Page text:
The Plan documents submitted by Stanley Danowski in opposition to this motion, contain an exclusion for "services or supplies for which payment or reimbursement is received by or for the account of the individual as a result of a legal action or settlement." Affidavit of Stanley Danowski ("Danowski Aff."), exhibit B at 49. Pursuant to this exclusion, the Plan has made claims for reimbursement of certain sums paid on Ryan's behalf, should there be a recovery in, or settlement of, the instant action. See id. (letter from J. Hickey, dated June 22, 1993; letter from William M. Petrie, dated Nov. 4, 1992); Silverman Aff., exhibit E. Nevertheless, neither the Plan, nor the Plan's administrator, Metropolitan Life Insurance Company, has sought to intervene in this action, and neither is a party to these proceedings.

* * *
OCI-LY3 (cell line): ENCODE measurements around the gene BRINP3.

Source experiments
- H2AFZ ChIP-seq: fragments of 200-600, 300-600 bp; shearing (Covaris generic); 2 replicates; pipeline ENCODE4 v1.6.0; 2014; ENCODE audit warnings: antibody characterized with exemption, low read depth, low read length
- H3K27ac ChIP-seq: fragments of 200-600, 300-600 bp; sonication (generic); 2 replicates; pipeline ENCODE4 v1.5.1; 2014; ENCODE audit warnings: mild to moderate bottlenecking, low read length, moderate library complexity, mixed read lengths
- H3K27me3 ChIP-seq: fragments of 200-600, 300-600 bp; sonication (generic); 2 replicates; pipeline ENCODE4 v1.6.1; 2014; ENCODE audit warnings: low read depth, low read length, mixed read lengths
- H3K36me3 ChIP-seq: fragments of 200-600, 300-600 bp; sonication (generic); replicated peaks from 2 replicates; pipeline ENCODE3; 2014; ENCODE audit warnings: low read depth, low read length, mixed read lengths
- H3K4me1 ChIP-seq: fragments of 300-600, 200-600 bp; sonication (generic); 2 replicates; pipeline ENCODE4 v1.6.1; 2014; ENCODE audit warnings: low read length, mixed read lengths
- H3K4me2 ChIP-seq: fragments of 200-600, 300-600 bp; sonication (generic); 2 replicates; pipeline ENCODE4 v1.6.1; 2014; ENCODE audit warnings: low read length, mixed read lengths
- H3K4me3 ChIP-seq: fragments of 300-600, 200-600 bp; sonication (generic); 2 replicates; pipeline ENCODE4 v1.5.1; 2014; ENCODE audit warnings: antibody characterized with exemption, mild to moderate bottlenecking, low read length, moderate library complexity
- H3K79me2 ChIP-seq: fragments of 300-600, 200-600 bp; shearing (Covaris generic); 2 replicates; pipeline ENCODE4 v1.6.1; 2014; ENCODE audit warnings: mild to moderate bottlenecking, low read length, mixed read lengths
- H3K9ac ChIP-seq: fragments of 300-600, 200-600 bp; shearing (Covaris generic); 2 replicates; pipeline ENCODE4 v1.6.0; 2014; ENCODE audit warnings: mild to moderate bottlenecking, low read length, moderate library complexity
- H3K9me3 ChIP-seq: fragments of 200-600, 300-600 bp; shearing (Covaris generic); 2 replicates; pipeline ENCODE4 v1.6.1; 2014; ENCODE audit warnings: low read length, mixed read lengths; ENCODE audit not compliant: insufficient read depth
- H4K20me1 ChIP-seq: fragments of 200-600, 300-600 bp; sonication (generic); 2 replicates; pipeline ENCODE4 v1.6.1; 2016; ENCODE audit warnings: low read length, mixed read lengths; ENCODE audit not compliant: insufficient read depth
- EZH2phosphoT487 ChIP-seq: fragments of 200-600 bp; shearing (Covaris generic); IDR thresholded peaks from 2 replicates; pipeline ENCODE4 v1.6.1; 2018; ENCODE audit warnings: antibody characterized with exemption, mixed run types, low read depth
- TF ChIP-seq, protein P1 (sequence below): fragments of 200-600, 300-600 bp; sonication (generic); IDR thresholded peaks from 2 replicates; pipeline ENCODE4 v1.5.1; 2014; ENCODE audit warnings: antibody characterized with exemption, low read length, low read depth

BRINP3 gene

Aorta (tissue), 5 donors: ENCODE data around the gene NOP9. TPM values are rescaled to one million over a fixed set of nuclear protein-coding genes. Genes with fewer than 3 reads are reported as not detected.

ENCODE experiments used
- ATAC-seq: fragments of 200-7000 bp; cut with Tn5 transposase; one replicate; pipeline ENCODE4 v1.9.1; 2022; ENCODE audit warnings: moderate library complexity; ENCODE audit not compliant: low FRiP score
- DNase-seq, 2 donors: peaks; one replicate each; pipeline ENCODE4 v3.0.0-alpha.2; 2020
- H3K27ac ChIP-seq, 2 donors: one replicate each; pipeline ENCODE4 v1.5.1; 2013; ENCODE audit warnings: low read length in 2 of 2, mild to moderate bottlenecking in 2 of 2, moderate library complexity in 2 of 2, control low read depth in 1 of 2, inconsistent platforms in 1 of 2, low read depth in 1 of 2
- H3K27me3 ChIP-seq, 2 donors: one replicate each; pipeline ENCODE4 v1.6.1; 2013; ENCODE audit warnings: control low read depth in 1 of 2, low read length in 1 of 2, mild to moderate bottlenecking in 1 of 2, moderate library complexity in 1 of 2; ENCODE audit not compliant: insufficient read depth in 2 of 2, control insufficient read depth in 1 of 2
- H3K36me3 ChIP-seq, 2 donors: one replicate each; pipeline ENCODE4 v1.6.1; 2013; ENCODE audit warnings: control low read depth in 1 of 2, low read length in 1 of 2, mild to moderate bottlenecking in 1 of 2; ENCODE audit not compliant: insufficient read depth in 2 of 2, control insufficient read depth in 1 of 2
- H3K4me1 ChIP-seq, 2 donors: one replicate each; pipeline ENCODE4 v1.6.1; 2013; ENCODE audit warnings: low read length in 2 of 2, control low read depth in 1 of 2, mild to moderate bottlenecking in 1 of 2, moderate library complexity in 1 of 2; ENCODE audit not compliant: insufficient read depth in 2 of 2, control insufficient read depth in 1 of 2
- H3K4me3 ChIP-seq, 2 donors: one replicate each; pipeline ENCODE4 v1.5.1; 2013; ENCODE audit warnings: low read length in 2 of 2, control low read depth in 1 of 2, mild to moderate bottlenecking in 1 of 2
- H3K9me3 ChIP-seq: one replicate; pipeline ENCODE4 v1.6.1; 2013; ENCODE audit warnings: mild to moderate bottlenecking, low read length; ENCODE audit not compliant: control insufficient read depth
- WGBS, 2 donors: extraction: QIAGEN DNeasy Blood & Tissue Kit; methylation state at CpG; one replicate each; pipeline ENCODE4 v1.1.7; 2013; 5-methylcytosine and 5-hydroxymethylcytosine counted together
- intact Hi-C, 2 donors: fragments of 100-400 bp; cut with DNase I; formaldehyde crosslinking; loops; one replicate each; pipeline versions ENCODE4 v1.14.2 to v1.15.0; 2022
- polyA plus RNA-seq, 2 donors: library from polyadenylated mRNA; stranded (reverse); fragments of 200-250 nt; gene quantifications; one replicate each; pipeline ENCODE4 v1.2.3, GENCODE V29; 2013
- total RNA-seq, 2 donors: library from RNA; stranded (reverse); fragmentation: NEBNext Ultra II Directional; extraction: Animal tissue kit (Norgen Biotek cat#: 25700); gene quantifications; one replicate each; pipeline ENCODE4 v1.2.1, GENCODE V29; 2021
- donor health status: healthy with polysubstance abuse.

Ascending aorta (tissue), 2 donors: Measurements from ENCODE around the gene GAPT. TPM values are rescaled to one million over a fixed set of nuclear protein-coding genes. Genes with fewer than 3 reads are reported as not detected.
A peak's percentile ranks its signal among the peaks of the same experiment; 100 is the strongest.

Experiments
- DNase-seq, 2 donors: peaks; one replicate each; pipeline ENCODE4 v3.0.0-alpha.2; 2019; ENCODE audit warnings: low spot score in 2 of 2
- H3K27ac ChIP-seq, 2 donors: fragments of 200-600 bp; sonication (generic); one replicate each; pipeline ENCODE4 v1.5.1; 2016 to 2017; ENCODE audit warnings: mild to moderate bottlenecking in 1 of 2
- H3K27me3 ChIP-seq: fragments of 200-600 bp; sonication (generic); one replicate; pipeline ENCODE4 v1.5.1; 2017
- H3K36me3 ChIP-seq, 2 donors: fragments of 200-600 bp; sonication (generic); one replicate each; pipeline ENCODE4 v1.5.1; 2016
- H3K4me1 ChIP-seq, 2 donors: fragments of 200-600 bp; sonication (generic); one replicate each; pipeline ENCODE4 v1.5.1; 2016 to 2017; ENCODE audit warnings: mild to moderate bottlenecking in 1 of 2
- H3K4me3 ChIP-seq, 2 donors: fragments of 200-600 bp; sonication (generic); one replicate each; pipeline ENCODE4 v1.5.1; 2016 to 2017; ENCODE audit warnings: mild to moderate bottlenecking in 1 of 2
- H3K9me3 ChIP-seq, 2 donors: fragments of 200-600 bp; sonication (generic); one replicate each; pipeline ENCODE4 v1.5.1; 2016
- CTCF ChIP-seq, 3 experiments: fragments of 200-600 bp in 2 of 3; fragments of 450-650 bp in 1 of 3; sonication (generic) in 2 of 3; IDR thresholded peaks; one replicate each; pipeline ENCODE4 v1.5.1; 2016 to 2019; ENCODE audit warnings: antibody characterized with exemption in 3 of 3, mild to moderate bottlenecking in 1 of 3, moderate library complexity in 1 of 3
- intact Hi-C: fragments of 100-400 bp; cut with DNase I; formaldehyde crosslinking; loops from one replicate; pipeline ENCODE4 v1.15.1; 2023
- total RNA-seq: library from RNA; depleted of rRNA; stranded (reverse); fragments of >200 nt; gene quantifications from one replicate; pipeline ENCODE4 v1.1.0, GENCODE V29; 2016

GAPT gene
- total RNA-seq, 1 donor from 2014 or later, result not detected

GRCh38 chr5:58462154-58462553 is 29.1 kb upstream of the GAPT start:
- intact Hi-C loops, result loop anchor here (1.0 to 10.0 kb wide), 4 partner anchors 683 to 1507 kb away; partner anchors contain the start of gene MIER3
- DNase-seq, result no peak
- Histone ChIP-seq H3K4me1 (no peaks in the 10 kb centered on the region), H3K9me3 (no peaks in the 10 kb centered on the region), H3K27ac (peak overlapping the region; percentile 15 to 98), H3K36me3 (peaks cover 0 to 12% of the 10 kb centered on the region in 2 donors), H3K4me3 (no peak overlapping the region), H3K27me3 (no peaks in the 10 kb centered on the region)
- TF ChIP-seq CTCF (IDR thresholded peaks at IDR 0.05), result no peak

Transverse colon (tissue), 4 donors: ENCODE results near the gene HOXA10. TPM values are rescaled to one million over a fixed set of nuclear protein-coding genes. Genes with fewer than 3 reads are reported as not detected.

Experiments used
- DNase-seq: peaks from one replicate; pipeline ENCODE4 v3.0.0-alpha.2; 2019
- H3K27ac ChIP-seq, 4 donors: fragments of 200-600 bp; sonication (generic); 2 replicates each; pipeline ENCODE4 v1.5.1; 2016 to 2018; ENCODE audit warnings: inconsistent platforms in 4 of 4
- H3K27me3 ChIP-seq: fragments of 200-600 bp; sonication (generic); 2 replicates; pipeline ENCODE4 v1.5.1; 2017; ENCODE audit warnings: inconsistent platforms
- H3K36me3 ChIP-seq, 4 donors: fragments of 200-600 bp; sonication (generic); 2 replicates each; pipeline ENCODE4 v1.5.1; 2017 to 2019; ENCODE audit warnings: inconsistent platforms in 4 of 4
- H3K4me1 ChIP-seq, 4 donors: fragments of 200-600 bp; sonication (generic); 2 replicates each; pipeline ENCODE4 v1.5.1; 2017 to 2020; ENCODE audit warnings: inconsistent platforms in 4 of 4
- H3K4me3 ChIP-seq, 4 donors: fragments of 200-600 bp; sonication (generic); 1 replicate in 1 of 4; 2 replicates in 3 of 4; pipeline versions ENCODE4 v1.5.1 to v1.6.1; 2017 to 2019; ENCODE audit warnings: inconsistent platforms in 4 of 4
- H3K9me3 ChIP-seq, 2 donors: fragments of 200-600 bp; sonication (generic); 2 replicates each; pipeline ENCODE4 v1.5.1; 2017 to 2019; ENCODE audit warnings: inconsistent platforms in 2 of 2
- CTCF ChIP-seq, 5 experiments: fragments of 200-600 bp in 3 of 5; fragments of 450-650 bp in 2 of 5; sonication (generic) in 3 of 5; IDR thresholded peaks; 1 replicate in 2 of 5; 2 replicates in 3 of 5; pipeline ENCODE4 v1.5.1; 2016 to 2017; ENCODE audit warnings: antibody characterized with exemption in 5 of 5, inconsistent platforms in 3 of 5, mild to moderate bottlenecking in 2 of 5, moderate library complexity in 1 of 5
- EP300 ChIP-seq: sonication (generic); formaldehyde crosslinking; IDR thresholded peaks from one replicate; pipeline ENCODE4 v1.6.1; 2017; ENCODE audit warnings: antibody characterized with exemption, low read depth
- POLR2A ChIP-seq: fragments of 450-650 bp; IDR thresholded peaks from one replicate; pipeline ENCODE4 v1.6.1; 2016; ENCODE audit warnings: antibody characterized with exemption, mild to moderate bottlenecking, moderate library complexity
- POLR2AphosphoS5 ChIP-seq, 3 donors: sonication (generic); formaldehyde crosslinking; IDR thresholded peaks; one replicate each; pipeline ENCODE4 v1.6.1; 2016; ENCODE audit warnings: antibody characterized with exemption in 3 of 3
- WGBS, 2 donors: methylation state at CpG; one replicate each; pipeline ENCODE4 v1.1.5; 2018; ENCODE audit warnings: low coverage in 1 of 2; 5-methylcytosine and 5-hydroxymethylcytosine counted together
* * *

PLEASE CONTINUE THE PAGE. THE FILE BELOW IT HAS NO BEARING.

On June 25, 1993, a notice of claim was submitted to the Postal Service based on the September 17, 1992 accident.
Danowski Aff., exhibit A. The claim form was received by the Postal Service on June 30, 1993. See Declaration of Dorothy Donnelly, attachment. Box 2 of the Standard Form 95 ("SF-95"), which seeks to elicit the name and address of the claimant, reads, "Ryan Danowski, a minor by his guardian" and, on a new line, "Stanley Danowski." Danowski Aff., exhibit A. Box 8 of the SF-95 states that the "claimant was struck by a postal vehicle while on his bicycle." The remainder of the SF-95 describes the nature of Ryan's injuries (Box 10), and sets forth a claim for $ 250.00 in property damage, for the value of the bicycle (Box 12g), and a claim for $ 2,000,000.00 for personal injury (Box 12b). Id. Finally, Ryan's accident insurance coverage is described (Box 15), and Box 18 of the SF-95 declares that the "insurer has placed us on notice of a subrogation claim for all medical expenses paid." Id. The SF-95 is signed by Stanley A. Danowski.